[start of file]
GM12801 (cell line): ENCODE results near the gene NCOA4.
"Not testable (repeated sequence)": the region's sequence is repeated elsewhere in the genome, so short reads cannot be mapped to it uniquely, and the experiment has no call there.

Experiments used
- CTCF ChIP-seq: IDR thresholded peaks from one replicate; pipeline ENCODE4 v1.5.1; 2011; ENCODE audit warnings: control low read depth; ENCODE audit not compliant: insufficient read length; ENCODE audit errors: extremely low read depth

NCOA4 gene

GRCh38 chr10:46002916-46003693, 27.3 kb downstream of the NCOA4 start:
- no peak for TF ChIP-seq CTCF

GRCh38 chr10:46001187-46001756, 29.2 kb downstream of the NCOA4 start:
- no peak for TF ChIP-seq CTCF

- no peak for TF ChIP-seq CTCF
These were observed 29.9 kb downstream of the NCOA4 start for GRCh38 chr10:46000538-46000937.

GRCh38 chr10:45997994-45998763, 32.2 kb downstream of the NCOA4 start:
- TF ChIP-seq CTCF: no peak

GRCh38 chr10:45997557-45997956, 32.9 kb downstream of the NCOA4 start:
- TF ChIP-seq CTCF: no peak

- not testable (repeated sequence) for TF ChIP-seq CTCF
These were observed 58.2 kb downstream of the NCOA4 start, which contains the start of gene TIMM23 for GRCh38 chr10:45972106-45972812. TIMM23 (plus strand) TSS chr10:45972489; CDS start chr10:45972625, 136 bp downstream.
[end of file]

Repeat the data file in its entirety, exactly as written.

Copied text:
GM12801 (cell line): ENCODE results near the gene NCOA4.
"Not testable (repeated sequence)": the region's sequence is repeated elsewhere in the genome, so short reads cannot be mapped to it uniquely, and the experiment has no call there.

Experiments used
- CTCF ChIP-seq: IDR thresholded peaks from one replicate; pipeline ENCODE4 v1.5.1; 2011; ENCODE audit warnings: control low read depth; ENCODE audit not compliant: insufficient read length; ENCODE audit errors: extremely low read depth

NCOA4 gene

GRCh38 chr10:46002916-46003693, 27.3 kb downstream of the NCOA4 start:
- no peak for TF ChIP-seq CTCF

GRCh38 chr10:46001187-46001756, 29.2 kb downstream of the NCOA4 start:
- no peak for TF ChIP-seq CTCF

- no peak for TF ChIP-seq CTCF
These were observed 29.9 kb downstream of the NCOA4 start for GRCh38 chr10:46000538-46000937.

GRCh38 chr10:45997994-45998763, 32.2 kb downstream of the NCOA4 start:
- TF ChIP-seq CTCF: no peak

GRCh38 chr10:45997557-45997956, 32.9 kb downstream of the NCOA4 start:
- TF ChIP-seq CTCF: no peak

- not testable (repeated sequence) for TF ChIP-seq CTCF
These were observed 58.2 kb downstream of the NCOA4 start, which contains the start of gene TIMM23 for GRCh38 chr10:45972106-45972812. TIMM23 (plus strand) TSS chr10:45972489; CDS start chr10:45972625, 136 bp downstream.